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Wind turbines must withstand powerful aerodynamic forces unlike any other propeller-drive machines.


NREL's work with industry has improved the efficiency and durability of turbine blades and gearboxes.

Innovations include:

  • Specialized airfoils
  • Variable-speed turbines
  • Certification testing
  • Simulation tools.

How many U.S. states have viable wind resources?


NREL Thinks Big at the 305-Acre
National Wind Technology Center


The site features unique test facilities and specialized computer simulation tools. A 5-megawatt (MW) dynamometer is large enough to test any land-based turbine and its mechanical and electrical power-producing systems for the foreseeable future. The Controllable Grid Interface test system is the only one in the world that is fully integrated with two dynamometers.

The Next Great Research Challenge


NREL research in power plant dynamics focuses on maximizing the efficiency and durability of large installations with dozens of turbines. Wake turbulence can degrade performance and damage adjacent turbines. NREL scientists have developed complex software models to predict the effects of this turbulence. The potential exists for a 5%-10% increase in energy capture.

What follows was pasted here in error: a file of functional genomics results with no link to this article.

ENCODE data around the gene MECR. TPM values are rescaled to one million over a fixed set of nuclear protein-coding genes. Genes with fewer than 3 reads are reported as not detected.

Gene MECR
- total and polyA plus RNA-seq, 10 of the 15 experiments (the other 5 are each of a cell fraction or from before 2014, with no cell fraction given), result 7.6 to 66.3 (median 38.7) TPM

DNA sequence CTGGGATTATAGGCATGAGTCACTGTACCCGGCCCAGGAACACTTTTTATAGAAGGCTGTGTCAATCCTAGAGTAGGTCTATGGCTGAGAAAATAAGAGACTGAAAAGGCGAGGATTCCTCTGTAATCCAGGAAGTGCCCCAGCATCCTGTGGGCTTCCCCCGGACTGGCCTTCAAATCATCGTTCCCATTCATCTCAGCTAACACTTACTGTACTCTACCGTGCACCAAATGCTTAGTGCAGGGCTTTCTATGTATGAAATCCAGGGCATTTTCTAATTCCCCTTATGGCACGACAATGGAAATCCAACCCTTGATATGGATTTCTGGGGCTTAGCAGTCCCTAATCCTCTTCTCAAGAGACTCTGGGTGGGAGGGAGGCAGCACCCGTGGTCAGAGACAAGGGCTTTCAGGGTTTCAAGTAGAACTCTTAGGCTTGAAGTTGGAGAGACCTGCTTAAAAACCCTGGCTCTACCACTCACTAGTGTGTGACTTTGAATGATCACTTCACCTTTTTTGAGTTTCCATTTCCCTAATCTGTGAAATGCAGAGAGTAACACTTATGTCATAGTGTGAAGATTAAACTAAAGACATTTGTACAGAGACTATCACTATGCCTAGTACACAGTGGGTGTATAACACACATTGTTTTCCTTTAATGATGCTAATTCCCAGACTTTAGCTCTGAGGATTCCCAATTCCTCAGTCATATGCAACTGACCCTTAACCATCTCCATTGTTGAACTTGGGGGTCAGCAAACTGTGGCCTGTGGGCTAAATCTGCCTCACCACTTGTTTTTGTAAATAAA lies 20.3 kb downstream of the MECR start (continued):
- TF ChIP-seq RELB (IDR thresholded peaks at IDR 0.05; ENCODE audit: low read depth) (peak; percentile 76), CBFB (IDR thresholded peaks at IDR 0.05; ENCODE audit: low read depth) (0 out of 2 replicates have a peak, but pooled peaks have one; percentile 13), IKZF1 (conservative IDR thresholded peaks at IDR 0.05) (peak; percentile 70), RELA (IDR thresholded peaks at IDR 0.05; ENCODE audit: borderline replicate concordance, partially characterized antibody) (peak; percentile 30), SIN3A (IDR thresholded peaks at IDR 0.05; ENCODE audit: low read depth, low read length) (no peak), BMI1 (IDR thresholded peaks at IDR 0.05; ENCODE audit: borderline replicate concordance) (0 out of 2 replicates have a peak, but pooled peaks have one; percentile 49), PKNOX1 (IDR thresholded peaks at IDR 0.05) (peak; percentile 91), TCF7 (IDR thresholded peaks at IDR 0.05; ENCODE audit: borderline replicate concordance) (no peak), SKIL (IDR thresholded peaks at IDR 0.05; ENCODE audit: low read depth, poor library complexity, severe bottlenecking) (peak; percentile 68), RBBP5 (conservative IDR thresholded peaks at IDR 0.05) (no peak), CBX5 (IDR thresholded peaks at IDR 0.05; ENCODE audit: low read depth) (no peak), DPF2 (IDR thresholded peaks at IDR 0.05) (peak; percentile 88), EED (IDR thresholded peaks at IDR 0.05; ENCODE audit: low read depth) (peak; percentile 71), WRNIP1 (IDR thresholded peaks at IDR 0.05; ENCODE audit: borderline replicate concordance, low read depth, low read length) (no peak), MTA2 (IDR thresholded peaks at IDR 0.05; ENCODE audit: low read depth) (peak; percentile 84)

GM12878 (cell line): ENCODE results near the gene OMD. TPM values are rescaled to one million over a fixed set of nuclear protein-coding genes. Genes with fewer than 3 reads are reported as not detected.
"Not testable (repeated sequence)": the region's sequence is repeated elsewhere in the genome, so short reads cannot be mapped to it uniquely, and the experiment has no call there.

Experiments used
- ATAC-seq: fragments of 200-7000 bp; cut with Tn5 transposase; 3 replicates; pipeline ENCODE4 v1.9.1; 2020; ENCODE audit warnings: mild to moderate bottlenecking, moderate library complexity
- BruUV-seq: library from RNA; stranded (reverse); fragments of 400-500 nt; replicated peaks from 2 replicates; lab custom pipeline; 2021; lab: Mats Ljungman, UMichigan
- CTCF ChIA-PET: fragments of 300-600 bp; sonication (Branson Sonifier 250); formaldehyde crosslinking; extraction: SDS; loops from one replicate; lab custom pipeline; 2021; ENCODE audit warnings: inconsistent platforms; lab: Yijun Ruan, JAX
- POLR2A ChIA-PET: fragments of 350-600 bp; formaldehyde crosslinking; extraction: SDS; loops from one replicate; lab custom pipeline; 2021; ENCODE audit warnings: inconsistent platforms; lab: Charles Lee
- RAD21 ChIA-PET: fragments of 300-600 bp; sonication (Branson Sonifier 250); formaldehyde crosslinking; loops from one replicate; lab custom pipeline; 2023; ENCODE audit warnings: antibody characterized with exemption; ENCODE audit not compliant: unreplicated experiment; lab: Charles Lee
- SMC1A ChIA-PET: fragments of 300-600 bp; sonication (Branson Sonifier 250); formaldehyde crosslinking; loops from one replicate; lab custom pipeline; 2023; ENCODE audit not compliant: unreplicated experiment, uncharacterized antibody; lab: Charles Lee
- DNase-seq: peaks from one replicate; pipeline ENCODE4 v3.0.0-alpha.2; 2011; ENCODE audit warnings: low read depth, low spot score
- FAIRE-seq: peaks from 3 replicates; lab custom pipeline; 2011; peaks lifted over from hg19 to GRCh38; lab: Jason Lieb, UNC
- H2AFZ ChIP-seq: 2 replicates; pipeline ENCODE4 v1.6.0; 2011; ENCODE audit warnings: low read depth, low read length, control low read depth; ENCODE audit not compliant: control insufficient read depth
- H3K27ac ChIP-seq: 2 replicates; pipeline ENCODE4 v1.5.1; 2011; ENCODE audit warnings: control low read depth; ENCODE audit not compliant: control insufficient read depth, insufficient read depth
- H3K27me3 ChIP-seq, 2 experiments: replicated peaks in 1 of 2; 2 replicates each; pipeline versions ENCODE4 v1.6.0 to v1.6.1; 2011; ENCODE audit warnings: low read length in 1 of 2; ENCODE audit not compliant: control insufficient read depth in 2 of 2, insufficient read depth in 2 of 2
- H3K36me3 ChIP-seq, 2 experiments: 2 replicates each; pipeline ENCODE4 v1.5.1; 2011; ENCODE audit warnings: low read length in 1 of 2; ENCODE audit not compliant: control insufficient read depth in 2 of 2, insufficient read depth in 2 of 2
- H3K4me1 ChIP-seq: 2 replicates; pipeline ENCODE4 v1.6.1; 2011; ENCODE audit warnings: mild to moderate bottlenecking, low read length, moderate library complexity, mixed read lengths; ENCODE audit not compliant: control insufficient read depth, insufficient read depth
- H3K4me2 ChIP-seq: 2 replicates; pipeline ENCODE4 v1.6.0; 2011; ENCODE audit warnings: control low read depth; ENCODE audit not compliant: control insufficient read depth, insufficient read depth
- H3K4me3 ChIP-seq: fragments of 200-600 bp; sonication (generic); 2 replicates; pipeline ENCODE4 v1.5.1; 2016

NREL Partners with GE

18,000 turbines

28 gigawatts installed capacity


NREL researchers worked with turbine manufacturers to develop variable-speed turbines, which take advantage of lower wind conditions. This innovation was used by General Electric (GE) to improve the performance of its 1.5-MW turbine and build global market share.


NREL pioneered many of the innovations leading to today's robust wind industry.

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Learn more about NREL's wind innovation impacts.


Wind energy resource maps developed by NREL and industry show that most U.S. states have a viable wind resource when used with modern wind technology. Globally, NREL is helping to develop high-resolution projections of wind resources.